National Corvette Museum Loses Eight to Sinkhole


The National Corvette Museum in Bowling Green, Kentucky, lost eight of its numbers to a 40-foot sinkhole. At 5:44 a.m. motion detectors were tripped at the facility and when emergency personal arrived on scene the sinkhole had already wrought its damage. The sinkhole is reported to be between 25 and 30 feet deep.

With eight Vettes sitting in the sinkhole with varying degrees of damage, rescue personnel allowed museum staff to remove from proximity of the sinkhole the remaining cars on display, including a 1983 prototype.

The National Corvette Museum with the Sky Dome on the left.

The sinkhole struck within the walls of one of the prime exhibit areas, in a building called the Sky Dome. It is a circular building with a glass domed ceiling that rises 100-feet into the air from a 140-foot circumference. The museum, which some describe as the “Corvette Mecca” of the world, is located in Bowling Green, less than a mile from the Vette factory. Each year around 150,000 people make their way to the museum to admire the more than 80 cars on display.

Of the eight Vettes that suffered damage, six had been donated to the museum by private owners, and two were on loan from General Motors. The six museum cars included:

A 1962 Black Vette.
A 1984 pace car from the IndyCar World Series.
A 2001 Mallet Hammer Z06.
A 1993 40th anniversary ruby red Vette.
The one millionth Vette made.
The one and a half millionth Vette made.

The two Vettes on long term loan from General Motors were of particular interest and included:

The original “Blue Devil” show car, a 2009 ZR-1.
A 1993 ZR-1 Spyder concept car.

Although neither of the General Motors loan cars were daily drivers, the ’93 was a static display, they were extremely valuable in their own right, estimates put them at a $1 million each.

A “Blue Devil”

National Corvette Museum personnel have informed General Motors and the six private donors of the eight cars lost to the sinkhole. The museum will remain open to the public with the exception of the Sky Dome. It will remain closed while engineers determine whether there is any structural damage. Depending on that assessment a new plan will be implemented to get the Sky Dome back into operation. At present it looks as though there are no other potential sinkholes in the offing.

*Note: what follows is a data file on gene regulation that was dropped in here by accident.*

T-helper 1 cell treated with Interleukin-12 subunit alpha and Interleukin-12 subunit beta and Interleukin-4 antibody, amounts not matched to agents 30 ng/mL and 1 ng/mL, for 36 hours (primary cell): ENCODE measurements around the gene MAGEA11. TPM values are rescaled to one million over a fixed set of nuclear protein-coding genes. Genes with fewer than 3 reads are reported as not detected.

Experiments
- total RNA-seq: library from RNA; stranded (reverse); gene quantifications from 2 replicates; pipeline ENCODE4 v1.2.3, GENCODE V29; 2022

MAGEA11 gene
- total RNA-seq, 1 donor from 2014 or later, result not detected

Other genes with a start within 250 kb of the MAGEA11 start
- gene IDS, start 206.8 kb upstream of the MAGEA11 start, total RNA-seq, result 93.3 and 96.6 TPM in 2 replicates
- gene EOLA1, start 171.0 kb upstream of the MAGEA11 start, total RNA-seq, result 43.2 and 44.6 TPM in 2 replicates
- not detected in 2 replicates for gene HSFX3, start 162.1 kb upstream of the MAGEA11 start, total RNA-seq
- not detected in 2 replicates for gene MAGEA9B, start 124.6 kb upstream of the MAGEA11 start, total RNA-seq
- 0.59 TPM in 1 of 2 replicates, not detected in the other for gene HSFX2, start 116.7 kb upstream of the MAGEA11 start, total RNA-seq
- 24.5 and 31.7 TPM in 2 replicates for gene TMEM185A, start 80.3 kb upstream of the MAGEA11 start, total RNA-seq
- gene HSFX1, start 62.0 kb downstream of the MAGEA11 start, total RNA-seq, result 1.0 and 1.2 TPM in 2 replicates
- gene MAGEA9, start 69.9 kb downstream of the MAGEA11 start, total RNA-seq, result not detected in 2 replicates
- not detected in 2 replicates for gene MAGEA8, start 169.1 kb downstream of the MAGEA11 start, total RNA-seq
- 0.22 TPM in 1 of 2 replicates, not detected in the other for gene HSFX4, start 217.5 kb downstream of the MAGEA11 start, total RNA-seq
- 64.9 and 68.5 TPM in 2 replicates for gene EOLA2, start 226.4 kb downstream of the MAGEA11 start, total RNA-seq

The Corvette, which has made a strong comeback in recent years, has a strong Detroit pedigree. If there is one car that survives today amongst the Detroit Three that embodies America’s love for the open road and big horsepower, it may be the venerable Vette. As soon as the news spread, die-hard fans began to offer their support in recovering and reconditioning the damaged vehicles. A tremendous amount of nostalgia is wrapped up in Vettes of yesteryear and many want to see the vehicles restored to museum quality to preserve a piece of American automotive history.

Sinkholes are a rare occurrence and even though the National Corvette Museum has lost eight cars to a freak sinkhole in Bowling Green, Kentucky, museum staff are doing everything in their power to return the Sky Dome to its original state.

By Scott Wilson


Detroit Free Press
LA Times

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